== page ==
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Something strange in the AO Tarot

I was going through my pile of NISI AO manuscripts to help a friend with a research project and I found something a little surprising.

In amongst the knowledge papers was a list of the titles of tarot cards and their numbering (see picture). It is important to realise that this was post Golden Dawn and Samuel Mathers was fully entitled to break with tradition. However, he was extremely pleased with his contribution to the Golden Dawn tarot and particularly the numbering and allocations to the paths.

Given that these paths are now considered standard, it seems a little odd that Mathers’ AO appeared to go back on them and returned to the traditional system.

There are some other interesting things on this list, including the alternative title for the Judgement card as “The Angel” and the more traditional “Fortitude” for “Strength.”

But the flipping of Justice and Strength is the biggest eye opener. Given that this was a knowledge paper, it would have meant that all the AO students would have copied it and had to memorise it.
One does wonder if Mathers had started to use “blinds” in the outer order so that his students would effectively have been knobbled from using his knowledge until they had been around long enough for him to trust him.   If that was the case he would have had to have given them a corrected numbering later, or maybe he had simply abandoned his old theory.   

Still, it is surprising that this reversion back to the traditional numering and the flipping of Strength and Justice by the AO has not been noticed before.

14 thoughts on “Something strange in the AO Tarot

  1. This one is another puzzle since the idea of the flip in the first place was based on the numerical association of the Hebrew letters for its order. I would have bet the farm that Mathers would have left it the numerical way.I guess the way to find out is check the AO knowledge lecture where the tarot associations is given from the Slater collection. Frankly Nick I would be astonished if he did change it.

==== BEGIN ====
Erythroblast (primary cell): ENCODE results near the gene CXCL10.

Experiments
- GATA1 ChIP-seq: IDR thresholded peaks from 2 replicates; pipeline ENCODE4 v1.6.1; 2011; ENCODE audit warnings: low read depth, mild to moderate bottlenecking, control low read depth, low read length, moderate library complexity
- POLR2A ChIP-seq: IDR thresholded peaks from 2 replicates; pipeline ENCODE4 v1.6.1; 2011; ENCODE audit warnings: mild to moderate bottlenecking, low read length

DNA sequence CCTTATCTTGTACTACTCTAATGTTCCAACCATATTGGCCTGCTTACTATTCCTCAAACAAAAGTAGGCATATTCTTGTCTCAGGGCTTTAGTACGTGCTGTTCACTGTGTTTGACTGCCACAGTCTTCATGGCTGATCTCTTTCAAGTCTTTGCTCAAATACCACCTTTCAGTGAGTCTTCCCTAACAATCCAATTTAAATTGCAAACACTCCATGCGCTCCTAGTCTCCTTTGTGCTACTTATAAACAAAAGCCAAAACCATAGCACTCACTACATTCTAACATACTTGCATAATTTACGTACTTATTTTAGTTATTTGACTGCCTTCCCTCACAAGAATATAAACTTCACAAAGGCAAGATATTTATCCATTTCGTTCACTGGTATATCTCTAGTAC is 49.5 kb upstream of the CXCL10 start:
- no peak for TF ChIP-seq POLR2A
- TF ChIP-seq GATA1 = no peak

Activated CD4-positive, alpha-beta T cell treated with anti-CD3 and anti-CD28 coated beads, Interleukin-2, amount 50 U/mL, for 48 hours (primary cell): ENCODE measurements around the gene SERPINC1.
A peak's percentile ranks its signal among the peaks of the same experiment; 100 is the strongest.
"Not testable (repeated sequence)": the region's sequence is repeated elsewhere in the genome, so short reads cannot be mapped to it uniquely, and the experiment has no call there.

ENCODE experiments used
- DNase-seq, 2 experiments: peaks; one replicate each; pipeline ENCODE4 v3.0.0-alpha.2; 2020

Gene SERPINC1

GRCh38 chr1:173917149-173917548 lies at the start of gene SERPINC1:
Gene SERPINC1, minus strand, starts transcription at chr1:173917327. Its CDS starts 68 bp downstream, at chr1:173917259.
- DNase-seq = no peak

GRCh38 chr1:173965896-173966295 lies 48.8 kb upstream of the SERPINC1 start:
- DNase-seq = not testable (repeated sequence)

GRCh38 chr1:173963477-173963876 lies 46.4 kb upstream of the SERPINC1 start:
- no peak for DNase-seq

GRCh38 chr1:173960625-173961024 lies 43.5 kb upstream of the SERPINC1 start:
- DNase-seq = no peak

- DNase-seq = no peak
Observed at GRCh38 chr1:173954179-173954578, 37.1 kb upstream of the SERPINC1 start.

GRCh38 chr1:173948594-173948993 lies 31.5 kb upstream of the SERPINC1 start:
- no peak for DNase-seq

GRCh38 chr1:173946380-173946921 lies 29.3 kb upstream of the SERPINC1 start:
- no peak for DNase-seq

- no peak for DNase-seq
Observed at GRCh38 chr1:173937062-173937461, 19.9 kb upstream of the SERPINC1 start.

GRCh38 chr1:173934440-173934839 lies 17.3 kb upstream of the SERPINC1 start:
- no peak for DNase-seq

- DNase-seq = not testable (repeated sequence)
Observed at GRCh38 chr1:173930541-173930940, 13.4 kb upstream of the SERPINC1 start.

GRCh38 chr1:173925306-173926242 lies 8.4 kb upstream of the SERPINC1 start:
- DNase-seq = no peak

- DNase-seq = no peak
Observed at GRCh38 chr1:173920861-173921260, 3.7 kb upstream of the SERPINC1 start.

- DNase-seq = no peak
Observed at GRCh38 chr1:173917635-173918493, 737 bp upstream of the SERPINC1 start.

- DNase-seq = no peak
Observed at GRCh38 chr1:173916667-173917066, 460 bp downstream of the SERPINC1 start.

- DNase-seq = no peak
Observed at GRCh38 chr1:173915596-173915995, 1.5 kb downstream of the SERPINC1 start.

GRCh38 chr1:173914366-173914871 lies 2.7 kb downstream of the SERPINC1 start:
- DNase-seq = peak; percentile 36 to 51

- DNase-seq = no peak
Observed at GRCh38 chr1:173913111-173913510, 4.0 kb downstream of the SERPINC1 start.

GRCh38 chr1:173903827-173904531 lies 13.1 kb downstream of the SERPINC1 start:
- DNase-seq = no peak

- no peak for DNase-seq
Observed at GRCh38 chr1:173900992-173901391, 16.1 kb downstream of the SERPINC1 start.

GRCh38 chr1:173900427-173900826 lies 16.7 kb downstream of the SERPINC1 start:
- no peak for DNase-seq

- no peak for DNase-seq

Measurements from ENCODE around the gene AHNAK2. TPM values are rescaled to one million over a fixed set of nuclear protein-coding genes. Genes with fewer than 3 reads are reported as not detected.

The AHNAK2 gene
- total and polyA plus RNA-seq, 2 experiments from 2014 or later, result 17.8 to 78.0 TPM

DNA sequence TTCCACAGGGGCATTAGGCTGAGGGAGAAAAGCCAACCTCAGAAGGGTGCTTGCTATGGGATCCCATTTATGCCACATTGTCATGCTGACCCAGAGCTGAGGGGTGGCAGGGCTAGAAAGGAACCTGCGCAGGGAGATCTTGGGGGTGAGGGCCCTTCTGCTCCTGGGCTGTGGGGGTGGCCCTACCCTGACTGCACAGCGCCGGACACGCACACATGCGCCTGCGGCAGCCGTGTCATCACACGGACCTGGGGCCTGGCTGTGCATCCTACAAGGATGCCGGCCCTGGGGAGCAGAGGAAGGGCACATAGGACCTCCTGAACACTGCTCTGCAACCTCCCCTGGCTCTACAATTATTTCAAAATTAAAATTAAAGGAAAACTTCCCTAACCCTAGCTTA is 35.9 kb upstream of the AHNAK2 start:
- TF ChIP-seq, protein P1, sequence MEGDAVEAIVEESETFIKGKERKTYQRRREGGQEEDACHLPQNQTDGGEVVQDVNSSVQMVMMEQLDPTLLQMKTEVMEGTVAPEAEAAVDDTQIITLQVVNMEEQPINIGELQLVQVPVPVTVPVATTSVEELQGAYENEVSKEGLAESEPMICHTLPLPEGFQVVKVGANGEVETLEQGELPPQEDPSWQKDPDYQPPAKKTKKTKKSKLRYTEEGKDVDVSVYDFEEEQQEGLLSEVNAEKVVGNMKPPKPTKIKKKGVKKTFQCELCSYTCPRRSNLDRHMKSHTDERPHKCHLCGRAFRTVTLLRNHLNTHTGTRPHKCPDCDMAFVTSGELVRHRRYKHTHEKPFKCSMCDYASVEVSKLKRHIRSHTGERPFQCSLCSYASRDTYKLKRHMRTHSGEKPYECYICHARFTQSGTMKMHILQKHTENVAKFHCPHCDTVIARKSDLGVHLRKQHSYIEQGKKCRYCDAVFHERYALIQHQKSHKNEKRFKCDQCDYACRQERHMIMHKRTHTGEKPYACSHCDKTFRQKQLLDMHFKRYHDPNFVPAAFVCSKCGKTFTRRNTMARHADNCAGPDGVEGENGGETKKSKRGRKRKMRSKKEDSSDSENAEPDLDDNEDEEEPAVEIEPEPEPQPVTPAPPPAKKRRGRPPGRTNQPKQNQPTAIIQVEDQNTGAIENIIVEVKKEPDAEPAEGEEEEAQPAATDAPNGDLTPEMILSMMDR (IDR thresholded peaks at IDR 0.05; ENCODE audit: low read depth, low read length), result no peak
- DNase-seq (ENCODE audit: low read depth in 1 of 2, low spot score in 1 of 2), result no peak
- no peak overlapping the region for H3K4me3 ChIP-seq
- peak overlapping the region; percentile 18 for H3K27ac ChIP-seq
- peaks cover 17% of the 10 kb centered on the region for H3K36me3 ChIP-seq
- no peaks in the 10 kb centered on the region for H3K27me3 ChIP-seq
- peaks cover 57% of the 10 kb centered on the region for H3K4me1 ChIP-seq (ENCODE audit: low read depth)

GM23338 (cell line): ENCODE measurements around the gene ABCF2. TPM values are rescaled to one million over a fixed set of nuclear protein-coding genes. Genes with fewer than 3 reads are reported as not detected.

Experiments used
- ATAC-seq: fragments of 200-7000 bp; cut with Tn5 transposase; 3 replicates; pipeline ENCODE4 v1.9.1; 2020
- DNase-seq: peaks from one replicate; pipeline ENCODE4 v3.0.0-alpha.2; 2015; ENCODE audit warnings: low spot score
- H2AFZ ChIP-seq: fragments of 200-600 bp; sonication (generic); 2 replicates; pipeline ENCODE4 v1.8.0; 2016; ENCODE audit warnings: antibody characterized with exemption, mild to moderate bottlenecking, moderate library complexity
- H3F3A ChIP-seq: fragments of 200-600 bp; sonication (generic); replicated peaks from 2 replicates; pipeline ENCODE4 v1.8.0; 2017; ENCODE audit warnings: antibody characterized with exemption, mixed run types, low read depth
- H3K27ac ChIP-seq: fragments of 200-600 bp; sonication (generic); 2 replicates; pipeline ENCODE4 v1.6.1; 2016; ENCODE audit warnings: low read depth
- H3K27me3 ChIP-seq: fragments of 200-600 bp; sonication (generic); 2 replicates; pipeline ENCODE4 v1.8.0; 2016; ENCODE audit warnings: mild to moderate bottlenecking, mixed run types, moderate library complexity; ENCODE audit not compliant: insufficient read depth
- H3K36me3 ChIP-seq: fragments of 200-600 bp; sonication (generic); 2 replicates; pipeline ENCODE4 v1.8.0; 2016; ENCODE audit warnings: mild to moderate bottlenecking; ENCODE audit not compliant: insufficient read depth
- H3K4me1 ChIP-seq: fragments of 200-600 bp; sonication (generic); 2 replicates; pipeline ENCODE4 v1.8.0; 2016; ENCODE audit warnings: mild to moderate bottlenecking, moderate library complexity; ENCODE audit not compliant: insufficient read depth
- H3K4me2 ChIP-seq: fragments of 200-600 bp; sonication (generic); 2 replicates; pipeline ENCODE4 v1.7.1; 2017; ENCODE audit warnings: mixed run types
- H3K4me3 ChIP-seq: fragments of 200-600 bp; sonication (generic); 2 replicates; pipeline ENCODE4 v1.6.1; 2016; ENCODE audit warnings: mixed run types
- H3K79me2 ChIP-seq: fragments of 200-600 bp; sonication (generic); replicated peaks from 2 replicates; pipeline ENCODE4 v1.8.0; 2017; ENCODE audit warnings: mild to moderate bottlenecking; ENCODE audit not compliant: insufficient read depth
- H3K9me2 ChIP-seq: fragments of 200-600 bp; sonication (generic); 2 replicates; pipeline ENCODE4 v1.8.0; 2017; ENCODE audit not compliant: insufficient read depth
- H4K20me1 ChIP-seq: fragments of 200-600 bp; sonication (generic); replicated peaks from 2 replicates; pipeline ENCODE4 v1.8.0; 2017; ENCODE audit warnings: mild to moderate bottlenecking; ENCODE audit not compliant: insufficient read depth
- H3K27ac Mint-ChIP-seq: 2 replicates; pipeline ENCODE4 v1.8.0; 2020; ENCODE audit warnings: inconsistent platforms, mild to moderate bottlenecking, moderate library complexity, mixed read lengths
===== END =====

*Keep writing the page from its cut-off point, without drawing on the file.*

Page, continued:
2. Completely disagree – the majority of historical decks have this ordering (Justice 8, Strength 11). I’m personally of the belief that the flip was actually to map the lion imagery of Strength (older decks have a woman cleaving a pillar in two with her hand as the illustration) to Leo and so to avoid the utterly convoluted hot mess that Crowley came up with in Book of Thoth. There are no documents describing this, so I can’t say that it’s anything other than a moderately arguable hypothesis. For now…

  3. I am with you on that Pat. If Mathers bought in this knowledge paper it could not have been universal. Paul Foster Case used the GD numbering and he was a member of the late AO. Although it is possible that Case got it from Crowley or Book T (which gave the correct numbering). All I can think is that he did not want the outer order to see the correct numbering until they saw Book T. In which case we are looking at another aspect of Mathers’ dumbing down his outer order.
    Conspiracy… I agree that it was traditional, but Mathers was incredibly proud of HIS system (even though it appeared in the Cipher manuscripts). It is a bit like Steve Jobs dumping his Mac and going back to a PC. Yeah it might work (even Case thought the traditional system had merits) but going backwards and rejecting your own ideas is not something that either Jobs or Mathers is famous for. I don’t like Crowley’s innovations to the Tarot either as they seem a bit of intellectual masturbation rather than being practical.

  4. Page 18 of the ZAM Paper on the Astronomical Tarot in the Slater Collection (copy date Feb 26, 1922)lists the normal arrangement with “Fortitude” coming after the Chariot and Justice following the Wheel of Fortune.

    Could there be a more mundane explanation, such as a copying mistake? Especially if somebody is in the middle of comparing or researching different versions?

  5. I did think of a copying error but it would be a hell of coincidence that it happens to follow “tradition” just only part of Mathers tradition (the fool as zero). This NISI book is just the Knowledge papers so it is not a research document as such. Like I said I am flagging it. If it was part of the AO in London then it is surprising. But if the Slater collection got the order wrong too, perhaps the AO didnt care that much. 🙂